Another crazy man who voiced a prophetic vision of war was Senator Joseph McCarthy, who mistook evidence of a worldwide conspiracy as support for his own prejudice against Communism.
McCarthy, who caused such misery in his misguided and zealous attack on Communism, nevertheless was on track in his assessment of the conspiracy to promote war for profit. He charged that the Yalta agreements of 1945 between Roosevelt, Churchill, and Stalin were behind the conflicts of the postwar world. The secret agreements between these world leaders—among them the ceding of Eastern Europe to Stalin, the Middle East to Britain, and the Pacific and Southeast Asian region to America were confirmed in the mid-1970s by the release of some of Churchill’s papers and correspondence.
On September 23,1950, McCarthy stated,
McCarthy moved on to an inglorious end because he could not—or would not—look past the specter of a worldwide "communist" conspiracy. Fortunately, over time it became possible to discredit his reckless and inflated accusations. Unfortunately, the demise of "McCarthyism" left the secrets intact.
Were all these people deluded conspiracy theorists? Or did they all, in their own incomplete and limited way, try to reveal the secret agendas behind the facile history fed to the public?
Commentators like Noam Chomsky and Gore Vidal have spoken out against the "national security state" from the Left. The late Senator Barry Goldwater and evangelist Pat Robertson have spoken out from the Right. Even mainstream centrists like commentator Bill Moyers and attorney Gerry Spence have warned of a "secret government." When historical figures along with concerned citizens from opposite ends of the political spectrum all say the same thing, it is time to start paying close attention to what’s going on in the nation today.
Authors David Wise and Thomas B. Ross wrote of such matters in the early 1960s in their book The Invisible Government, which the CIA attempted to suppress. They warned that secret government agencies had financial connections to foundations and universities and that they used American businesses as cover for their operations, in direct violation of their charters. More recently these authors wrote, "Nothing has happened ... to persuade us that the danger of an invisible government in an open society has in any way diminished."
In Rule by Secrecy will be found new information and new ways to view history. An attempt will be made to tie together the loose ends of our collective knowledge, to make sense of a long trail of conspiratorial leads and evidence.
There is no guarantee that all of the information presented here is absolute ground truth. But to get a grasp on truth requires as much data as possible. Nothing should be dismissed out of hand. All information, no matter how seemingly outlandish or inconsequential, should be considered and evaluated.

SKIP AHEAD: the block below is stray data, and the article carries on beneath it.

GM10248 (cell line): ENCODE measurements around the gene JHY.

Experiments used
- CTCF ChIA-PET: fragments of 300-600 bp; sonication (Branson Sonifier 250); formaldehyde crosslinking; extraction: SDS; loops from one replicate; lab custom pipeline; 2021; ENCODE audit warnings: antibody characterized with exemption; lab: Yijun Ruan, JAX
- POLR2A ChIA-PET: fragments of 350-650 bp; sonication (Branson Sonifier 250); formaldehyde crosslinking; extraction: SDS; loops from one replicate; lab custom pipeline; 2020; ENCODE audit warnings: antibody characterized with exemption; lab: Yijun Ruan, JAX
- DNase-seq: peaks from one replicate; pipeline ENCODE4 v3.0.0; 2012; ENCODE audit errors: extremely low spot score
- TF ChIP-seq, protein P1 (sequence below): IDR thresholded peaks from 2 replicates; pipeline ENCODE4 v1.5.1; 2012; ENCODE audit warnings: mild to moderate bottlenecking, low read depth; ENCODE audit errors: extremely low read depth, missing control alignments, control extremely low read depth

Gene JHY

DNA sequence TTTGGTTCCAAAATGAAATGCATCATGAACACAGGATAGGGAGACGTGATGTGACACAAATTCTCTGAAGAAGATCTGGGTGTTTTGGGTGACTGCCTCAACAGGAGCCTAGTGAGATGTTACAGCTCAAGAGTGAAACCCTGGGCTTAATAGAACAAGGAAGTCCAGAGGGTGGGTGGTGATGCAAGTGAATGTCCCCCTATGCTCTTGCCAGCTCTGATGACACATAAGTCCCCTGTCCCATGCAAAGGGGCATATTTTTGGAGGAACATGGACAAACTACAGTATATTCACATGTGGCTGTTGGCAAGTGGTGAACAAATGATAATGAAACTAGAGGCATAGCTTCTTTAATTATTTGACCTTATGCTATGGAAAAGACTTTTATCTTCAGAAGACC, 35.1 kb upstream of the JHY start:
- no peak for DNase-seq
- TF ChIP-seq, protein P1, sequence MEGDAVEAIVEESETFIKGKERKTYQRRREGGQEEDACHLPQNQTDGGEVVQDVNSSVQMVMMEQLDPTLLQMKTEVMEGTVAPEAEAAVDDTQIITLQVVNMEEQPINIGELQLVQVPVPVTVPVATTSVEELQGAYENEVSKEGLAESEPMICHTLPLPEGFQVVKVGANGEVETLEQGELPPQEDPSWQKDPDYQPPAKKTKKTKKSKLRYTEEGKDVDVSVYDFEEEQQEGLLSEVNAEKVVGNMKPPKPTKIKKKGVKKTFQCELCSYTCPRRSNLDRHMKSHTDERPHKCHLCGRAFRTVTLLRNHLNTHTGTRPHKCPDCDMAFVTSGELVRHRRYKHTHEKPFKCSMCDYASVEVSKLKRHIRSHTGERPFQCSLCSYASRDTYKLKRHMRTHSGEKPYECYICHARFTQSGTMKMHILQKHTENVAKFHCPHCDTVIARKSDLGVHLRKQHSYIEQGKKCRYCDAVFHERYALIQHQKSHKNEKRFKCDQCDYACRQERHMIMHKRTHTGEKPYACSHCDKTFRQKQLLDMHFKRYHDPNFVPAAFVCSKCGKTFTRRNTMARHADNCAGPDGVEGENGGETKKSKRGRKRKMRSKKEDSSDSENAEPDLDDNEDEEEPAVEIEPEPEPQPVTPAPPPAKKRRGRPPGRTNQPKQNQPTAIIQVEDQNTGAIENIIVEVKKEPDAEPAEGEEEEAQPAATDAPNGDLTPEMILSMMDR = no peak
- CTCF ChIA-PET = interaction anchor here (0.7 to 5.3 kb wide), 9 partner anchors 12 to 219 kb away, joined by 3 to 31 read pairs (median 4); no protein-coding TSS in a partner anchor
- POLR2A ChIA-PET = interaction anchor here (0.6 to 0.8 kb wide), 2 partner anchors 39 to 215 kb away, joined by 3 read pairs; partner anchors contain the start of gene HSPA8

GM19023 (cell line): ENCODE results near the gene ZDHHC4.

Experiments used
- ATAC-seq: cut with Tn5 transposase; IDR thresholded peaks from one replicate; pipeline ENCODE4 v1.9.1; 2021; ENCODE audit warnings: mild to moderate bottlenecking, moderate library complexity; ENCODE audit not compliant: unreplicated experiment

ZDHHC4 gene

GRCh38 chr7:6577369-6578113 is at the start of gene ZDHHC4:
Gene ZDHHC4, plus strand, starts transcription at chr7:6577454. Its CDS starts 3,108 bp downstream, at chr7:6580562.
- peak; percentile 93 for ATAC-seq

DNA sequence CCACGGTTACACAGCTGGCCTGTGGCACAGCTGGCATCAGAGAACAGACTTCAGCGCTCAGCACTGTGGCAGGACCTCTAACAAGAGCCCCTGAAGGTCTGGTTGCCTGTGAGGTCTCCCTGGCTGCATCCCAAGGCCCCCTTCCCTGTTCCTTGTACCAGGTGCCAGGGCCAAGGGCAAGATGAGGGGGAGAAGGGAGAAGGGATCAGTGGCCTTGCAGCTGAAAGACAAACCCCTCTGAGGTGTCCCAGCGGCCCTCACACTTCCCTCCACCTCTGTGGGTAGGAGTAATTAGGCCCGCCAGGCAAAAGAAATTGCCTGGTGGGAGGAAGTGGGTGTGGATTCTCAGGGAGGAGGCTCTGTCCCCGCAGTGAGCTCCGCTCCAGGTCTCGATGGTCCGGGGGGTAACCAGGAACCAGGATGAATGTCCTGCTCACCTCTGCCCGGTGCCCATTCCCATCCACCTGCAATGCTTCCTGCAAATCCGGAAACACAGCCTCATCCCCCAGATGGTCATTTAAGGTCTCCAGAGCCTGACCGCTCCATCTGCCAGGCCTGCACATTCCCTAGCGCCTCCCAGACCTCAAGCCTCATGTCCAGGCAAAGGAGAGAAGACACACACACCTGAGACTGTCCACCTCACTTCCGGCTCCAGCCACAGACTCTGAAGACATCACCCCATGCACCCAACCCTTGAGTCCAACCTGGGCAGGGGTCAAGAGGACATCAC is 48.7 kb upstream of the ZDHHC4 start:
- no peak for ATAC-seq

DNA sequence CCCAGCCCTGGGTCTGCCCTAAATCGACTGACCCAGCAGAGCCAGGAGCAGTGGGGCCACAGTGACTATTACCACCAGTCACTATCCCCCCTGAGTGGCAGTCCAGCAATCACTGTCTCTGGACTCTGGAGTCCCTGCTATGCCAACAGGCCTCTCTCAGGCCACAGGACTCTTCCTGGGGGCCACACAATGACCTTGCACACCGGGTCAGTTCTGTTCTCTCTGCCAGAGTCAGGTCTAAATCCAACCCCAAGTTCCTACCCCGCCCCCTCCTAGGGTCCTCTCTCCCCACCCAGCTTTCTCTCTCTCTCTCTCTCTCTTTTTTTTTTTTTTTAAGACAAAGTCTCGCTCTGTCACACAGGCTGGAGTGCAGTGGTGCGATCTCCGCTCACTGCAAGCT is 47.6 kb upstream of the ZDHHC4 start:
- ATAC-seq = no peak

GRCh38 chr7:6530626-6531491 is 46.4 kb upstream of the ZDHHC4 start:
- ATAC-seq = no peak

While there seems to be any number of secret societies—both political and religious—operating in the world, only those that appear to have the greatest impact upon the public are considered here. Splinter sects and odd cults—such as the Avengers, Beati Paoli, the Order of the Peacock Angel, Heaven’s Gate, etc.—only distract from researching the truly effective organizations.
At this point permit me to make one thing very clear: Nothing presented here is intended to intrude on anyone’s religious beliefs. Freedom of religion is one of the greatest aspects of American life. Every person should be permitted the comfort of their own beliefs as long as those beliefs don’t adversely impact on another person.
But in researching history and the secret societies, one finds that religion and politics, particularly in the past, have been inextricably intertwined. To exclude religious matters would be a failure to tell half the story. This material must be intellectually considered. How it may fit into one’s worldview should be determined by each reader, depending upon their own religious views and level of intellectual sophistication.
The immense wealth of information on secret societies, most of it written long ago, is filled with names, dates, and events that are meaningless to the modern reader. Therefore, judicious editing and space limitations make this study somewhat cursory by necessity. It is my hope that just enough detail has been retained to support this account of secret society activity while still providing ease of reading over a very complex and controversial subject.
The secretive nature of these groups makes any attempt to discover absolute proof of their methods and ultimate objectives very nearly impossible. Just like law enforcement agencies investigating organized crime, researchers often must look for patterns of behavior and personal links between people and organizations. While the evidence usually speaks for itself, guilt by association must be considered and avoided. All secret society members are not conspirators. The entire scope of the various issues must be examined thoroughly with a watchful eye for subterfuge and deceit. Much historical information is incomplete or distorted by conventional chroniclers.
What then are the secrets that link the Council on Foreign Relations and Freemasonry back to Egypt’s Great Pyramid and beyond?
Set preconceptions and conditioning aside and join the attempt to uncover the history and goals of those who rule by secrecy.